The name is interesting. Pulau means island in Bahasa (Indonesian and Malay). I have to check but I guess that the reduplication (“pulau-pulau”) either marks the plural (Indonesian doesn’t always mark plural, but when it does reduplication is one way to do that) or is a dimunitive marker – the two islands were quite tiny. One of them had a lighthouse but still we knew that no one lived there.
small island
We anchored off the coast of one of the islands and were surprised to see a house at the island and even some smoke in the evening. We stayed there for three nights in total and unfortunately didn’t go onshore in our small dingy. The first day the sea was calm in the small lagoon and it would have been possible to even swim to the shore, but the next two days when we actually decided to go, the waves were hitting the rocky shore quite hard and Gerd didn’t want to damage the dinghy. Also, he was very suspicious about the people that we saw on the shore – although they waived and invited us to come over. He thought this was a prison island. I think it was a coconut plantation where people came to work (do the people in the picture look like prisoners, really???). In any case, I am sure they were grilling some tasty fish on those fires at night… We’ll never know (or we might get to know some day…)

From here we followed the Sumatran coast. There was very little wind so we motored a bit. Until we reached almost the northern tip of Sumatra (in the Aceh province) Remember the Christmas tsunami in 2004? – around 200,000 people died on that coast in a few minutes that day. One morning Andres woke me up and said “I think you might want to see this!” And indeed, the view was amazing – a small bay, calm water, beautiful, steep, jungle-covered mountains rising almost straight from the shore and small fishing boats around.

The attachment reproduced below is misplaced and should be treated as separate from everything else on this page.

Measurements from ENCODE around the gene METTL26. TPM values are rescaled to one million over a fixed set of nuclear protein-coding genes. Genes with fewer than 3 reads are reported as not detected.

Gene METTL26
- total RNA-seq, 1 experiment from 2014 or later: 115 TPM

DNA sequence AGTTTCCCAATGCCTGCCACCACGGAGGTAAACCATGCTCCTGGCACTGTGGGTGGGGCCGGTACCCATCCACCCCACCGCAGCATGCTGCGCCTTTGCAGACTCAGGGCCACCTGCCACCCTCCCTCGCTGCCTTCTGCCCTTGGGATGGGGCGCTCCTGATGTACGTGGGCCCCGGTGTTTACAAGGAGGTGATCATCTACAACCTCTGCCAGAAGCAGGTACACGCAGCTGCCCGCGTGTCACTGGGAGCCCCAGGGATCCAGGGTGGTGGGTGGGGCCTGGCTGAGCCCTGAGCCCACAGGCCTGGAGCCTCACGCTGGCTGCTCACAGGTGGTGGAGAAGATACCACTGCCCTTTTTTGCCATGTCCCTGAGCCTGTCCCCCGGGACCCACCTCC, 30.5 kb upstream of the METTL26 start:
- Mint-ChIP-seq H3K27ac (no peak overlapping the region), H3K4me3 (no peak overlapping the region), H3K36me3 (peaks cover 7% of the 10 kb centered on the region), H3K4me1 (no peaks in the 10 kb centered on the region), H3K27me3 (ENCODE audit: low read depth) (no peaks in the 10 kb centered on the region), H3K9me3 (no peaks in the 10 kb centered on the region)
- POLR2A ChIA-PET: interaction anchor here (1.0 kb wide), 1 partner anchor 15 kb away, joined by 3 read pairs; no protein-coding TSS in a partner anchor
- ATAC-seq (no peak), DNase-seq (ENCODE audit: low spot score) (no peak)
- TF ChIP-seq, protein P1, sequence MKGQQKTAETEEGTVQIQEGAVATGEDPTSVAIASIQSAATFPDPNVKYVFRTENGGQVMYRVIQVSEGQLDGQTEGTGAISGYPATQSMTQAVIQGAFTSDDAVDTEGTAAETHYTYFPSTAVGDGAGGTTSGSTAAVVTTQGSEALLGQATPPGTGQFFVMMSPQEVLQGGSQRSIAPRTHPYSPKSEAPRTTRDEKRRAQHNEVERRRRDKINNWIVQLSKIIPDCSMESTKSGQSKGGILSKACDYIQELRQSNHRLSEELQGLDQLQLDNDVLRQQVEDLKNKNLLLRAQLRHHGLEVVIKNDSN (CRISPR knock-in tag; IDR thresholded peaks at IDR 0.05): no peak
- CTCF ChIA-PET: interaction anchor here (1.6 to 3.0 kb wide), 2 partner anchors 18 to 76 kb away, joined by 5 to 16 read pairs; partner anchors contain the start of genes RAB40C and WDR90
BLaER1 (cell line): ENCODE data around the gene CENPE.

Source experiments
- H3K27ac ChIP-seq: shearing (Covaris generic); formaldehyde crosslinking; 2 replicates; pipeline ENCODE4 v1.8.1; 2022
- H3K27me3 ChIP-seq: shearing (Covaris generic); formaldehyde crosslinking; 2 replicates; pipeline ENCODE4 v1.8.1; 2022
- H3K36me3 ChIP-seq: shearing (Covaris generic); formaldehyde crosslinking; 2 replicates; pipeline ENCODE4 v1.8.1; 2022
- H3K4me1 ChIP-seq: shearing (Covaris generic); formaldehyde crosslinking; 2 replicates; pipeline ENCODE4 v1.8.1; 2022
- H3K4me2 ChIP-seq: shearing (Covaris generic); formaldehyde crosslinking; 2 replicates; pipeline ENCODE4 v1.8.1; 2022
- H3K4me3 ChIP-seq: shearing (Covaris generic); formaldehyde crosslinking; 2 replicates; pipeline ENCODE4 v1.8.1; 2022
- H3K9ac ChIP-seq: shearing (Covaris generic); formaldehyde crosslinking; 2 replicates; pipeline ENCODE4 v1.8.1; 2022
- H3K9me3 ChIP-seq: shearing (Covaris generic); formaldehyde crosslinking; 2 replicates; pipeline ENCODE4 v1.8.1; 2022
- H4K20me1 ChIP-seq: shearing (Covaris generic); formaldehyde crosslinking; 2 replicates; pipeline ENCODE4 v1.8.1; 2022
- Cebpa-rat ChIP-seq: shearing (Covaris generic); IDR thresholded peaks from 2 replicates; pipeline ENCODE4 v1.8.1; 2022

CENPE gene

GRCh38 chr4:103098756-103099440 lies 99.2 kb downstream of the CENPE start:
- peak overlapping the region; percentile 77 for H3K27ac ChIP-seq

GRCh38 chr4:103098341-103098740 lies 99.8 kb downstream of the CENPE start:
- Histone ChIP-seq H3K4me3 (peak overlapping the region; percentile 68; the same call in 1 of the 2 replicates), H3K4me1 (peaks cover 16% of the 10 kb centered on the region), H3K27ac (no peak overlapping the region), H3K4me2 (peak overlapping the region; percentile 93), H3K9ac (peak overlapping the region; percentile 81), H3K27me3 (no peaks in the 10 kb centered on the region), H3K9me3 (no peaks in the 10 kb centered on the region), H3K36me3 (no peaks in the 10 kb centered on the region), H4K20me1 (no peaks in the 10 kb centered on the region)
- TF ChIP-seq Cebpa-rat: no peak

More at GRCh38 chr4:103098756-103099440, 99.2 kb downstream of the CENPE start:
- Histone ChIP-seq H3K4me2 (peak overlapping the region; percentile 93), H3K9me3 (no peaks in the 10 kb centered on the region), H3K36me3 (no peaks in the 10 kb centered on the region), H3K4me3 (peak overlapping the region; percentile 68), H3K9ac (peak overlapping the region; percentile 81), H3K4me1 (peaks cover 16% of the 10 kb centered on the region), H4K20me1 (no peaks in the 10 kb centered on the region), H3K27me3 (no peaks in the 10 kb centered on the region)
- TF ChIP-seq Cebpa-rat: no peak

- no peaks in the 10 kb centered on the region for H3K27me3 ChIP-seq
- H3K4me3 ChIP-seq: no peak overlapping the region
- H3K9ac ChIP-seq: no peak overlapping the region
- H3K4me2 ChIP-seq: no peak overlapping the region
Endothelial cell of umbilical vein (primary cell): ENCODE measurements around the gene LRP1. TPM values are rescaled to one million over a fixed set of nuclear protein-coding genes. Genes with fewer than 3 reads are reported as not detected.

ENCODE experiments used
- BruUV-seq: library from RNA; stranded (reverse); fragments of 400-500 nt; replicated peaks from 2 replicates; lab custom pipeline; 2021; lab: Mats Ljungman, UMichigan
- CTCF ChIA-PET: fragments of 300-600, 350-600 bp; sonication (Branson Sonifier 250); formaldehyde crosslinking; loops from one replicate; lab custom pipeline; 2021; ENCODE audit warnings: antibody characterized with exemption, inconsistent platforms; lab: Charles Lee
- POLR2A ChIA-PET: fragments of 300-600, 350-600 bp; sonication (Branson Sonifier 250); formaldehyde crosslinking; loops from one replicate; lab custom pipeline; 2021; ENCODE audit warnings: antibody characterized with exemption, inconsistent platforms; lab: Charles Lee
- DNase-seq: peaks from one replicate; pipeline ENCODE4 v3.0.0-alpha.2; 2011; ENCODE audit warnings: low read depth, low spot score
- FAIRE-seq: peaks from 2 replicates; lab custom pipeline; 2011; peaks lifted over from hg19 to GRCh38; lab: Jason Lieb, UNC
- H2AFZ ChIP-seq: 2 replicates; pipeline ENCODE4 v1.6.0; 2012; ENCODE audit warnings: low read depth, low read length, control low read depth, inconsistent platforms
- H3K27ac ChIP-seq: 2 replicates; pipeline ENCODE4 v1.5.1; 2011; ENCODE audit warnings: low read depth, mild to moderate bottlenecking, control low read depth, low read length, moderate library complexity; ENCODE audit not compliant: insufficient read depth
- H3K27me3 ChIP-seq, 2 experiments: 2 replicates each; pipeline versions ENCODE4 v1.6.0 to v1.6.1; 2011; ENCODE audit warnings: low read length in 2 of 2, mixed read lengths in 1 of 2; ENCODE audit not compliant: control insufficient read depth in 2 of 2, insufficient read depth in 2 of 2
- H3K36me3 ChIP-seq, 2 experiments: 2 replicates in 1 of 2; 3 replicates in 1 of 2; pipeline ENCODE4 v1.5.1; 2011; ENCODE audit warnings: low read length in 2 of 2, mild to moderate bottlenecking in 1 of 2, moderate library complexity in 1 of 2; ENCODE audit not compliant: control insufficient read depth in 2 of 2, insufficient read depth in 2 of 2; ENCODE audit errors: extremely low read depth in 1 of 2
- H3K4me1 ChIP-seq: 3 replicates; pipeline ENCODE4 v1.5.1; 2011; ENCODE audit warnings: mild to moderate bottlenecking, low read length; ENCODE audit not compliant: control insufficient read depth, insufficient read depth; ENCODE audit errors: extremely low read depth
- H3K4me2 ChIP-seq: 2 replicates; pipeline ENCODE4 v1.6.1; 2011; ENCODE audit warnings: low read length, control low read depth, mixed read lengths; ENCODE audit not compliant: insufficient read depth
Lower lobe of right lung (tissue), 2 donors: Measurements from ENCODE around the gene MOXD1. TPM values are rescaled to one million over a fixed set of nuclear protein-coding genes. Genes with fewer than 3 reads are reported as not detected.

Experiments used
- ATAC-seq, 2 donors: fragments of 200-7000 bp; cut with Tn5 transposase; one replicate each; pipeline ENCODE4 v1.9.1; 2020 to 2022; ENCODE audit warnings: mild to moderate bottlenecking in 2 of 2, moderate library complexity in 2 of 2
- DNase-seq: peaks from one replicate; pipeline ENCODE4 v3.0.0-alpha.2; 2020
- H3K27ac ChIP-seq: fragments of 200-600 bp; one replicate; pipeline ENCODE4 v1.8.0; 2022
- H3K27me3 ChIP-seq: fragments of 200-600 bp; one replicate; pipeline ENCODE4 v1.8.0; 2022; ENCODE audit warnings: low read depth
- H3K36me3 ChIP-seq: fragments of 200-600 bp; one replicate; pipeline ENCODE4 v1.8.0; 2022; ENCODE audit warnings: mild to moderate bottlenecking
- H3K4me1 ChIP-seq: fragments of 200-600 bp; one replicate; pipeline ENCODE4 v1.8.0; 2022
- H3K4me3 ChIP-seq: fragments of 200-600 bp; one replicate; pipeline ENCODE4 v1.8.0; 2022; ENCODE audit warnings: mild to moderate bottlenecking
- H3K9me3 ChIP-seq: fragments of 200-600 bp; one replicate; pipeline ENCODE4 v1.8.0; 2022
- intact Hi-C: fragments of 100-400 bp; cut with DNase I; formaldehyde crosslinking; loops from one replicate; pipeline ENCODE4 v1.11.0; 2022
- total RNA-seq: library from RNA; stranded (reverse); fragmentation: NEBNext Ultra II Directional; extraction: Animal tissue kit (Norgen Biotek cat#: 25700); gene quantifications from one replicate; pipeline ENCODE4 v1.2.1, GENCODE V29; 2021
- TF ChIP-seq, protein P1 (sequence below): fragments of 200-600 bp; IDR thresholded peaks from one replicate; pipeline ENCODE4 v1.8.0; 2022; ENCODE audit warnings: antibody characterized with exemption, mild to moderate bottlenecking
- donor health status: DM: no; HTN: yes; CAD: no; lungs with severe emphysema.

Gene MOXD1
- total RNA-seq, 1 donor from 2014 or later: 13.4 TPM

It was a Sunday morning and we decided to make a stopover in this beautiful bay. Anchor dropped, we were ready for adventure. This time me and Andres were determined to go ashore (being practically illegal in a country made it even more irresistible). And so we did. This blogpost is becoming too long, so about this, next time. Hold your breath!


Down the west coast of India

First four days of sailing are going pretty well.

No one is seasick yet, but that is probably because of the general lack of wind. We have been sailing more or less close to the coast, taking advantage of the land-sea wind effect. Other than that the ocean off India’s west coast is pretty windless at the moment. Being close to shore however means that there are a lot of fishing boats on our way and we need to be extra careful with those. Some of them are quite tiny and have no lights at night. Another problem is that their fishing nets are virtually invisible so you never know if you are passing over them. Which can be a huge problem, especially when we are motoring. A fishing net in the propeller at night is no fun.